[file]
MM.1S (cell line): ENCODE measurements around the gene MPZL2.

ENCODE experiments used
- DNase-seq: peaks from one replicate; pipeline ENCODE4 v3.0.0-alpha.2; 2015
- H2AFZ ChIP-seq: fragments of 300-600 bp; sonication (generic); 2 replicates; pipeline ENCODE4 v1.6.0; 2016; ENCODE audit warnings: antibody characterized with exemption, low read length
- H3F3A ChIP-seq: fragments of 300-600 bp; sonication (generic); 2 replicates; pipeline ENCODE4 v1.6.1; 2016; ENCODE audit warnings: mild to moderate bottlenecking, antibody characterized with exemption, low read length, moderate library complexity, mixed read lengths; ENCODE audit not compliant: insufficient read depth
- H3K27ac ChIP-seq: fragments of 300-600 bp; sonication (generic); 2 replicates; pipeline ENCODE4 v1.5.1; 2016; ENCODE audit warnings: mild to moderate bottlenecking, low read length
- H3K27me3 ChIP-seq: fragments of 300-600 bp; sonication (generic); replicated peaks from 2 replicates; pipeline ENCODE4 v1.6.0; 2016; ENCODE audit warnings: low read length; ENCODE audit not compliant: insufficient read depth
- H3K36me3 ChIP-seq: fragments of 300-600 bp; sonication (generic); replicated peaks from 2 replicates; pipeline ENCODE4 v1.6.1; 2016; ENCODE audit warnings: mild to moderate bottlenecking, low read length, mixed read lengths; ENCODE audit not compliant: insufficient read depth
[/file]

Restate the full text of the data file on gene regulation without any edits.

MM.1S (cell line): ENCODE measurements around the gene MPZL2.

ENCODE experiments used
- DNase-seq: peaks from one replicate; pipeline ENCODE4 v3.0.0-alpha.2; 2015
- H2AFZ ChIP-seq: fragments of 300-600 bp; sonication (generic); 2 replicates; pipeline ENCODE4 v1.6.0; 2016; ENCODE audit warnings: antibody characterized with exemption, low read length
- H3F3A ChIP-seq: fragments of 300-600 bp; sonication (generic); 2 replicates; pipeline ENCODE4 v1.6.1; 2016; ENCODE audit warnings: mild to moderate bottlenecking, antibody characterized with exemption, low read length, moderate library complexity, mixed read lengths; ENCODE audit not compliant: insufficient read depth
- H3K27ac ChIP-seq: fragments of 300-600 bp; sonication (generic); 2 replicates; pipeline ENCODE4 v1.5.1; 2016; ENCODE audit warnings: mild to moderate bottlenecking, low read length
- H3K27me3 ChIP-seq: fragments of 300-600 bp; sonication (generic); replicated peaks from 2 replicates; pipeline ENCODE4 v1.6.0; 2016; ENCODE audit warnings: low read length; ENCODE audit not compliant: insufficient read depth
- H3K36me3 ChIP-seq: fragments of 300-600 bp; sonication (generic); replicated peaks from 2 replicates; pipeline ENCODE4 v1.6.1; 2016; ENCODE audit warnings: mild to moderate bottlenecking, low read length, mixed read lengths; ENCODE audit not compliant: insufficient read depth